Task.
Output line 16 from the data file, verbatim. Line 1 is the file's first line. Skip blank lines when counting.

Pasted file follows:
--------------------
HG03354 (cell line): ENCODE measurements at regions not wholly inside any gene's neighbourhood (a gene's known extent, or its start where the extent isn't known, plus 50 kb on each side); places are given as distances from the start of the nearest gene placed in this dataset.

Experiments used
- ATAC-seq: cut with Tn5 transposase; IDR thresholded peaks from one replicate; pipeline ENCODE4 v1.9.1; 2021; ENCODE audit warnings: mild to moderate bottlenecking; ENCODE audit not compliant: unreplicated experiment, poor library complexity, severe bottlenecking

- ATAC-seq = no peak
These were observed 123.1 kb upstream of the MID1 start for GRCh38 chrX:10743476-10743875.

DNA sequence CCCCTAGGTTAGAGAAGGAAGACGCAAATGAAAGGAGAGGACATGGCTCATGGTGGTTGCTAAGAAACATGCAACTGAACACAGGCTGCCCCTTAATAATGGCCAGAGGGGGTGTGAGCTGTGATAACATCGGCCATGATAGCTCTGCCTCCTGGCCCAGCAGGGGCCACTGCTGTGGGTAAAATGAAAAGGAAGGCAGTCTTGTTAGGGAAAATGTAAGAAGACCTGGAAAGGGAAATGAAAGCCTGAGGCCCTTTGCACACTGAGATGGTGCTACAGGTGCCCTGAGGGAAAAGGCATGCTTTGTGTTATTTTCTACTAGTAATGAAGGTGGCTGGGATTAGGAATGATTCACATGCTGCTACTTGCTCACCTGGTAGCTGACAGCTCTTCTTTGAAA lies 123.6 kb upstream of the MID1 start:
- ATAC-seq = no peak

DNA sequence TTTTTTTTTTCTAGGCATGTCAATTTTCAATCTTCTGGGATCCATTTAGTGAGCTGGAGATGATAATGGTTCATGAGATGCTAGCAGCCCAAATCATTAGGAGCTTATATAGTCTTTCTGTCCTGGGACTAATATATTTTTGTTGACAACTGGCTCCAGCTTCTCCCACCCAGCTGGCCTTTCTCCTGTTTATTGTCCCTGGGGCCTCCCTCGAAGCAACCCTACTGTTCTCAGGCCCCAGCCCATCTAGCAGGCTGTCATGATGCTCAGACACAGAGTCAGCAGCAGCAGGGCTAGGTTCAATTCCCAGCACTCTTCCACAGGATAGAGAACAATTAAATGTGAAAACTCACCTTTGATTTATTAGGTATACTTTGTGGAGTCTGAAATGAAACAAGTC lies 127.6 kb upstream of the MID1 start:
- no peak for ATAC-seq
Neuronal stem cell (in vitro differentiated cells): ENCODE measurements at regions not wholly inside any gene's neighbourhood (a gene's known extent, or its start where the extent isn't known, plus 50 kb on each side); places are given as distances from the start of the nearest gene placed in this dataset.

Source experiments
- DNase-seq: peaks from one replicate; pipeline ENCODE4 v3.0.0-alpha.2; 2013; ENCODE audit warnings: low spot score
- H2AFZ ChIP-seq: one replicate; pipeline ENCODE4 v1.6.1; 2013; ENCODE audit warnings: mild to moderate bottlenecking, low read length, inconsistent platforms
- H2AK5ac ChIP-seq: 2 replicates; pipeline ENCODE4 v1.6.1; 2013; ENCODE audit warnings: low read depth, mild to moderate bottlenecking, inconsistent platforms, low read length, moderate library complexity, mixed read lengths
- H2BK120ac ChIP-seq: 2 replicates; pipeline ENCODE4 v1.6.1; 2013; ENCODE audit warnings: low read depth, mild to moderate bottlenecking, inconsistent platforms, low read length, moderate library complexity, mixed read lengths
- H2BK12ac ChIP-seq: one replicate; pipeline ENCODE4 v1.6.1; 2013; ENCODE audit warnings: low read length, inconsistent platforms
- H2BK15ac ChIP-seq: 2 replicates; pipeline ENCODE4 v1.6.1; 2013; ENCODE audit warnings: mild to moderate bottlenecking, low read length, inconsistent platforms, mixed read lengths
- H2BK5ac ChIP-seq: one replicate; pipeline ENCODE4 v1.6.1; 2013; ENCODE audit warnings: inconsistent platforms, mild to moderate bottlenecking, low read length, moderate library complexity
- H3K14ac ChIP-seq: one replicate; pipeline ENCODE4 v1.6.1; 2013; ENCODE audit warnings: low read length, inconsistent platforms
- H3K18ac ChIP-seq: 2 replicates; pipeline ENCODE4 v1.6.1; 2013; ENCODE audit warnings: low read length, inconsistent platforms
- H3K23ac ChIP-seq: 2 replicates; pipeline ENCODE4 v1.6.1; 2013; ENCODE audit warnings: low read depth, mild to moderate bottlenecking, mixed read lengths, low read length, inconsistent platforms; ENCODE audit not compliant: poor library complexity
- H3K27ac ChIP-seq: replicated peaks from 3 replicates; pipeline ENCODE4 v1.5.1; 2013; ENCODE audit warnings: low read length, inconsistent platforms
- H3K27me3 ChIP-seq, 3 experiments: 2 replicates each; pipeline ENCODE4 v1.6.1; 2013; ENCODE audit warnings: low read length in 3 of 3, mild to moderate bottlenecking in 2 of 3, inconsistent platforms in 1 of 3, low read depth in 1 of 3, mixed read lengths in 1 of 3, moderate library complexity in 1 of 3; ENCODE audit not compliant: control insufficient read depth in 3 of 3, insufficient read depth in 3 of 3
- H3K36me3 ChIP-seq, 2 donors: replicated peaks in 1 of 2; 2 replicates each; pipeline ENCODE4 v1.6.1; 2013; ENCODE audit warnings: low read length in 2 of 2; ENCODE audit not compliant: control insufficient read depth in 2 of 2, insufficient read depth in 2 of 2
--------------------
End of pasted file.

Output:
- H2BK12ac ChIP-seq: one replicate; pipeline ENCODE4 v1.6.1; 2013; ENCODE audit warnings: low read length, inconsistent platforms